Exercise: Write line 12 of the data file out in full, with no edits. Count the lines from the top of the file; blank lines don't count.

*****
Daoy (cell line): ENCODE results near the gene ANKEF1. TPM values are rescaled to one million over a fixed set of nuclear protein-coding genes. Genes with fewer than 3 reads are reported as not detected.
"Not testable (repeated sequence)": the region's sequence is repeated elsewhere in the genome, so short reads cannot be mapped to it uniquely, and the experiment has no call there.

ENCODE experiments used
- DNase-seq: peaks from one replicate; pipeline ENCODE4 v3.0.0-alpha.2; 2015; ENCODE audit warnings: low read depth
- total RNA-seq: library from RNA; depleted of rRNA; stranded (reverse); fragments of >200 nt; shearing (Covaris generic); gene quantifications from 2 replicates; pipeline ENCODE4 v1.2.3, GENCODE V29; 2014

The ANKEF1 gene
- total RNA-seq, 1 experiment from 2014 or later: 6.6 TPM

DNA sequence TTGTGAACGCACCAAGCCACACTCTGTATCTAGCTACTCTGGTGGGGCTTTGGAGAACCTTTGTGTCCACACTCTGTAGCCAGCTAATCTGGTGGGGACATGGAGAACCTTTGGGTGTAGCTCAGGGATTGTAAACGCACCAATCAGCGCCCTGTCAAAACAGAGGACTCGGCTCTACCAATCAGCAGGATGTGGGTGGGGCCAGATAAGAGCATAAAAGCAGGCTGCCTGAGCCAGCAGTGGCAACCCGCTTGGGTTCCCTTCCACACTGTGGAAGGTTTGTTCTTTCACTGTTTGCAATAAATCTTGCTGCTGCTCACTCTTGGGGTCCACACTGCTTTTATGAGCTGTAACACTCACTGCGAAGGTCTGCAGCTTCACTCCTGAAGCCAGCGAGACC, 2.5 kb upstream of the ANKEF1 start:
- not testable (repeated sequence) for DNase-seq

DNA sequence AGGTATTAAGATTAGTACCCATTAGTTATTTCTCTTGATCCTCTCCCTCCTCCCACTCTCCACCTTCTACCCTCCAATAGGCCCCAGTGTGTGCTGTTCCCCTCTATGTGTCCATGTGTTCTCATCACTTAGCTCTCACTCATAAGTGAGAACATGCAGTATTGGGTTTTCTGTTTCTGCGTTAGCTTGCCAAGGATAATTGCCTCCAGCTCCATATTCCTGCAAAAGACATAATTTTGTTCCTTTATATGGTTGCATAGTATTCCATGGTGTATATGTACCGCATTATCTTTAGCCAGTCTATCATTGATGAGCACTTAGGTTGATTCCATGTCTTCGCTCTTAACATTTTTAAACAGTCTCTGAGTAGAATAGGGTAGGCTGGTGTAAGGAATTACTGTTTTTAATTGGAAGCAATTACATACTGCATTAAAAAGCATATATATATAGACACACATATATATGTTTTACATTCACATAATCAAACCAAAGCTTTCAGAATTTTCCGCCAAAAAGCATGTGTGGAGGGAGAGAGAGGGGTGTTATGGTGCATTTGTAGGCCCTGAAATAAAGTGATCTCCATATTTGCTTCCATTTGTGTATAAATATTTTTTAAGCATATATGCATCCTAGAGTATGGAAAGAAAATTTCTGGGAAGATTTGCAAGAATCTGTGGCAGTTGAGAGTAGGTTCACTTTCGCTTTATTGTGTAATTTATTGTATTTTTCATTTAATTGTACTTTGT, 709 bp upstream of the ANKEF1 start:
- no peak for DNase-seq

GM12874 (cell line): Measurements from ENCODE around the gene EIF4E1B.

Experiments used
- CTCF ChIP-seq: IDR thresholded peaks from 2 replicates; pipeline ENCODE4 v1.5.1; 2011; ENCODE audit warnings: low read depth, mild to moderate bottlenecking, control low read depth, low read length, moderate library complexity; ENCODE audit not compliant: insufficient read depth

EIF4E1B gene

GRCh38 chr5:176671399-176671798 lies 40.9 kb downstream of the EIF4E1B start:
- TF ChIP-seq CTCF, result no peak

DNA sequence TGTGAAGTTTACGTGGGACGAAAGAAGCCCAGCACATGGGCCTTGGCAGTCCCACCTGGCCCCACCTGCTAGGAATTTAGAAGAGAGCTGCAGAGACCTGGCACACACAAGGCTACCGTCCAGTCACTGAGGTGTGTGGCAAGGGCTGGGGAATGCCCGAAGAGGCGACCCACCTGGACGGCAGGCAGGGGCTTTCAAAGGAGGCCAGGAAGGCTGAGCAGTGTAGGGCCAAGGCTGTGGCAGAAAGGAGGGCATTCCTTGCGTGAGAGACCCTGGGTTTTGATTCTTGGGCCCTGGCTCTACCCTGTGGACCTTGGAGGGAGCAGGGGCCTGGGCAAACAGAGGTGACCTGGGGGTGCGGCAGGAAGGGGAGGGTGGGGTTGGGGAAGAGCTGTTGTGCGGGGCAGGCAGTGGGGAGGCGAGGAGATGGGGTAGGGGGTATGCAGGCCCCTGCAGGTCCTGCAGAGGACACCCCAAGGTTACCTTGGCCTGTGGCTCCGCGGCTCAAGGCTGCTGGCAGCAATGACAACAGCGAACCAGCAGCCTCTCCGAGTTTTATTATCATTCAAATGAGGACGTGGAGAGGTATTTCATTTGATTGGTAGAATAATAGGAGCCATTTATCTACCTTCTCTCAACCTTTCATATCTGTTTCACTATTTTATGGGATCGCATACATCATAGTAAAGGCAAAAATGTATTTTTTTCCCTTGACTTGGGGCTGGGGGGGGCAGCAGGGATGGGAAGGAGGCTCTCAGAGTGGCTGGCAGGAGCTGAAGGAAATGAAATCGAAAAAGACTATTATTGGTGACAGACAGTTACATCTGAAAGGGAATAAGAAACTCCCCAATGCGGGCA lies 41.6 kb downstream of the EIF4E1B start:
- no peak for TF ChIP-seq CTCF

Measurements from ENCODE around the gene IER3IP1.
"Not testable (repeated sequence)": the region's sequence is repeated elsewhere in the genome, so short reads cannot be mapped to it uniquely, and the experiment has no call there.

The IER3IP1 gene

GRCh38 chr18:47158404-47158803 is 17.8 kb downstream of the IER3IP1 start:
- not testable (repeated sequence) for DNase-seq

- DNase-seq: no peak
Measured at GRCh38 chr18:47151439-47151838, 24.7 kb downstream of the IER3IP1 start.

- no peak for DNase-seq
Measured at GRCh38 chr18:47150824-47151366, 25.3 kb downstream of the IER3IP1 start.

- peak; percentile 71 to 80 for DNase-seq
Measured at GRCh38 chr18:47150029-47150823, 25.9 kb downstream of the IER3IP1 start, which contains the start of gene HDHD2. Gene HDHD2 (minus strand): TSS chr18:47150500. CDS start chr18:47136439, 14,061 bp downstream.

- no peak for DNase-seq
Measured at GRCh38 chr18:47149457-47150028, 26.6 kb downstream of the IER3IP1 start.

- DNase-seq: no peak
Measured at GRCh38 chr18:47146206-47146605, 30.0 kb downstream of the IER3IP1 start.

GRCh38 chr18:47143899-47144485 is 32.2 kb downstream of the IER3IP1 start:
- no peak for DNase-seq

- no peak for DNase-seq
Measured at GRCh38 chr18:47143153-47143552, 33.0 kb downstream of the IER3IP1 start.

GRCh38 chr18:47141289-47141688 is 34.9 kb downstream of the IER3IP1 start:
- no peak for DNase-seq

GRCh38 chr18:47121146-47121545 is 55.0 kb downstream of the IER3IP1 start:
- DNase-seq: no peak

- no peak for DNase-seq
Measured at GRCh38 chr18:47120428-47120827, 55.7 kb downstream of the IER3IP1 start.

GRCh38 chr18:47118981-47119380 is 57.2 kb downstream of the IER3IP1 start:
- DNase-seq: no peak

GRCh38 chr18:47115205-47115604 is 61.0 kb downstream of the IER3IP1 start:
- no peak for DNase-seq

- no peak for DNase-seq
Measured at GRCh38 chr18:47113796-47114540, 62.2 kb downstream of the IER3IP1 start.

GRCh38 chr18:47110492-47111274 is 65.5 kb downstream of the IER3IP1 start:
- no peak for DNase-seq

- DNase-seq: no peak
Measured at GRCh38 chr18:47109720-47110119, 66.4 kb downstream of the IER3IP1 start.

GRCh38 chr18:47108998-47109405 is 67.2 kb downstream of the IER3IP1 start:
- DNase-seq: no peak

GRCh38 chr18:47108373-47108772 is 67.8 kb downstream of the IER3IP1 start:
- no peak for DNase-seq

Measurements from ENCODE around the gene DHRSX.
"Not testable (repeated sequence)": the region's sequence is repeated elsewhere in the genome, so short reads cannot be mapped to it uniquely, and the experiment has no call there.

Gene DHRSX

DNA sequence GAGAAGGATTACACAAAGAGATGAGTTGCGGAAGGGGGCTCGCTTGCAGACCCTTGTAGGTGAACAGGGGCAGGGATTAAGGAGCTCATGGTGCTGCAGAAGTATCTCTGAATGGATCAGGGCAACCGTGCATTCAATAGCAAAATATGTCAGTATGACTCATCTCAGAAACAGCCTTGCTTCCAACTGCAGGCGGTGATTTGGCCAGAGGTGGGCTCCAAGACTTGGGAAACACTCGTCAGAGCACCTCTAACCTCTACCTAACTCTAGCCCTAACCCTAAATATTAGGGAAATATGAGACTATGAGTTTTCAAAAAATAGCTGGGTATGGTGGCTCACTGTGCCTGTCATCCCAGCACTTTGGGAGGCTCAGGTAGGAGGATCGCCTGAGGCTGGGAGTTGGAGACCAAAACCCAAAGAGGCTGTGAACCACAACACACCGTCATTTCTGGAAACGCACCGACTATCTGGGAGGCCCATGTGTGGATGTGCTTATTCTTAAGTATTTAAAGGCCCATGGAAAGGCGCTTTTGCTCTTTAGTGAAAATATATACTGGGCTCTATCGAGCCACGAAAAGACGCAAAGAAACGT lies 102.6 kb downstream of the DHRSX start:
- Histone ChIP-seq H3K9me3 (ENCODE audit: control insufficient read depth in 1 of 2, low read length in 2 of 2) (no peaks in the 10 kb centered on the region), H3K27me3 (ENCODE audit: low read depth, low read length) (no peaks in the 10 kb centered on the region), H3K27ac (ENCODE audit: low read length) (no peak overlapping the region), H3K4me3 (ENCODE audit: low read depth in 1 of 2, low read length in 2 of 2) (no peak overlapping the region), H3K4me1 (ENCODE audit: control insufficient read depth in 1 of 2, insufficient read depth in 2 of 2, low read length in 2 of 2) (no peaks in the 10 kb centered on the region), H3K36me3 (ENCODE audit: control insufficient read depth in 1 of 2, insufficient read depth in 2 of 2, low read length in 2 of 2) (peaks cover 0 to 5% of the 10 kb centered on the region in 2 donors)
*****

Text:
GM12874 (cell line): Measurements from ENCODE around the gene EIF4E1B.